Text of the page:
In the wake of the financial crisis, banks and other financial institutions are facing increased litigation exposure. Federal regulators are pushing for additional, more detailed disclosure of that exposure in annual and quarterly filings. In particular, the Financial Accounting Standards Board (FASB) and the Securities and Exchange Commission (SEC) are focusing on disclosure of estimates of potential losses and reserve amounts.
In July 2010, the FASB proposed more stringent rules for the disclosure of litigation-related contingencies. This proposal was met with opposition from some groups, including the Association for Corporate Counsel (ACC), which expressed concern that expanded disclosure could actually lead to higher settlement costs, potential waivers of the attorney-client privilege and higher litigation costs. As the ACC explained, “[o]nce a company has disclosed the specific amount accrued for a litigation contingency, no plaintiff would rationally settle for a lower amount.”
The FASB, however, insists that the additional disclosure is necessary to protect investors. Acting Chair Leslie Seidman recently explained that the FASB has received investor complaints about the paucity of information in most disclosures and that the current level of disclosure is viewed as “too little too late.”
The FASB’s proposed rule change has not yet been adopted. However, regulators are increasing efforts to force compliance under the existing disclosure rules. For example, the SEC has indicated that it is going to be taking a closer look at litigation-related disclosures than it has in the past. In October 2010, the SEC sent letters to the chief financial officers of certain (undisclosed) companies detailing what disclosure the SEC expects to see in quarterly and annual filings, including with regard to certain litigation exposure.1 According to the SEC’s website, the purpose of the letters was to remind companies of their disclosure obligations “in light of continued concerns about potential risks and costs associated with mortgage and foreclosure-related activities or exposures.”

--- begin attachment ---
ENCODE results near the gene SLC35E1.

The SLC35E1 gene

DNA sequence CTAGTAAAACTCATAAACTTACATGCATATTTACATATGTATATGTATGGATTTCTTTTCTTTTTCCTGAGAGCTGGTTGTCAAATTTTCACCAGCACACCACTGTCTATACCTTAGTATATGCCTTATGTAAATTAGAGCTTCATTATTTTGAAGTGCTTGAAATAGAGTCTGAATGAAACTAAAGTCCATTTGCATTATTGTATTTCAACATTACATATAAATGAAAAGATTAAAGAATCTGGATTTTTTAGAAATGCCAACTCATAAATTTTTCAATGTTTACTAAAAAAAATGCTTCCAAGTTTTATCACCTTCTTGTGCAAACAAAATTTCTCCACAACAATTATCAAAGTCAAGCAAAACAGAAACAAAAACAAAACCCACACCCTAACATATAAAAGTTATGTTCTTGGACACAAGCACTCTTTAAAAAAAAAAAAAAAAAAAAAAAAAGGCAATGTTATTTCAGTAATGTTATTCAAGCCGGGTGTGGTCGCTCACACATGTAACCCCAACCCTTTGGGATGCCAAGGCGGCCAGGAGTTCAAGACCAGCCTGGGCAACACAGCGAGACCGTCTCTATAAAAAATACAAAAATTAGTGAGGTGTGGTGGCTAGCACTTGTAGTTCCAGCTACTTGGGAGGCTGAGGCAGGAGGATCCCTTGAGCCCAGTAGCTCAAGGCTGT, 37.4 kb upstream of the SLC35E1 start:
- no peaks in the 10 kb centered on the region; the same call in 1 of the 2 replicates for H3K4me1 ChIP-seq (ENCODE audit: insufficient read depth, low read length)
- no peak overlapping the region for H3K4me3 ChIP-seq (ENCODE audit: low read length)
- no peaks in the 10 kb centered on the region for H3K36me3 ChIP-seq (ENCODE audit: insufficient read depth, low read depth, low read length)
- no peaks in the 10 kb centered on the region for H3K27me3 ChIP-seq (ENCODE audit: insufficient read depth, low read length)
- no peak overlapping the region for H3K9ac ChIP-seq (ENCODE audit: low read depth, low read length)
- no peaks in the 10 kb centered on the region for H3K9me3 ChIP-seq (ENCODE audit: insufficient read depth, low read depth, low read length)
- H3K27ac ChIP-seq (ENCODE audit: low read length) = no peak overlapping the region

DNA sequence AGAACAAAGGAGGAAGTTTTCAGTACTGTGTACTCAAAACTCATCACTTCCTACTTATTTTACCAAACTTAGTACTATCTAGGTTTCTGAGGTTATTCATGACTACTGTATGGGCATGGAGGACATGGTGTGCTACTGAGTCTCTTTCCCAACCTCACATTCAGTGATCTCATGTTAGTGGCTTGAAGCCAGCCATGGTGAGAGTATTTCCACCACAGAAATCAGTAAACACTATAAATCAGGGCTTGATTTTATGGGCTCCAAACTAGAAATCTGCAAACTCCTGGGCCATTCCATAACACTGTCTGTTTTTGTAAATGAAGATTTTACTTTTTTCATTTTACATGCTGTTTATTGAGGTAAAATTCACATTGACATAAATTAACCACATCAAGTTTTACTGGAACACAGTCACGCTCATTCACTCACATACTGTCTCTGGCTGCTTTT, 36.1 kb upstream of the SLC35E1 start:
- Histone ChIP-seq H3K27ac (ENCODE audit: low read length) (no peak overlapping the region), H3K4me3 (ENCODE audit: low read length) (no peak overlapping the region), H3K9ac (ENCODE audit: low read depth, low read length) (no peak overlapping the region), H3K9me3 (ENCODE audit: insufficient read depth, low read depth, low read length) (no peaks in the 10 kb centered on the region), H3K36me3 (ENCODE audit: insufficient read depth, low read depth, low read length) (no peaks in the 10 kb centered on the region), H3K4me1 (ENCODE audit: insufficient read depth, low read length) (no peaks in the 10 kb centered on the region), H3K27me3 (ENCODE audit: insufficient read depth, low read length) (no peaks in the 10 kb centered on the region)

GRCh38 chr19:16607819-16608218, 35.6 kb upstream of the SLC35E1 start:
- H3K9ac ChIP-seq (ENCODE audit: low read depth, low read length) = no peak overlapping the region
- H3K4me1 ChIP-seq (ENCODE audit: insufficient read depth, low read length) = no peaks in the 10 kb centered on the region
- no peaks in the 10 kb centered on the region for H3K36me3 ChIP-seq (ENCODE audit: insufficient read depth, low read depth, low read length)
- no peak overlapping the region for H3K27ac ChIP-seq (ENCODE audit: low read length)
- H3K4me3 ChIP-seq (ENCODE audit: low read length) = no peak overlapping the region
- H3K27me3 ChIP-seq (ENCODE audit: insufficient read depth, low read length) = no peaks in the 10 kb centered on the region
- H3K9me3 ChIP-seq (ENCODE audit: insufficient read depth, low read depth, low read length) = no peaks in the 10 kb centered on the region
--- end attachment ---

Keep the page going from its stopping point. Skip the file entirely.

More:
The SEC has also increasingly used comment letters as a means of obtaining additional disclosure of litigation costs from financial firms. Comment letters are used by the SEC to inquire about a company’s disclosures and typically seek clarifications and enhancements to disclosures that issuers provided in their public filings.
The issuance of comment letters by the SEC also appears to be on the rise. A recent study commissioned by Reuters found that the SEC sent comment letters inquiring about litigation costs to 165 companies in 2009, compared with 140 in 2008. The number of comment letters issued in 2010 likewise appears to be up.2
In any event, these recent efforts indicate that at a time when banks and other financial institutions are facing increased litigation-related exposure, regulators are taking a more aggressive attitude toward adequate and timely disclosure of that exposure. These increasing disclosure demands will force companies to balance the heightened disclosure requirements with the potential risk to their litigation defense and settlement efforts.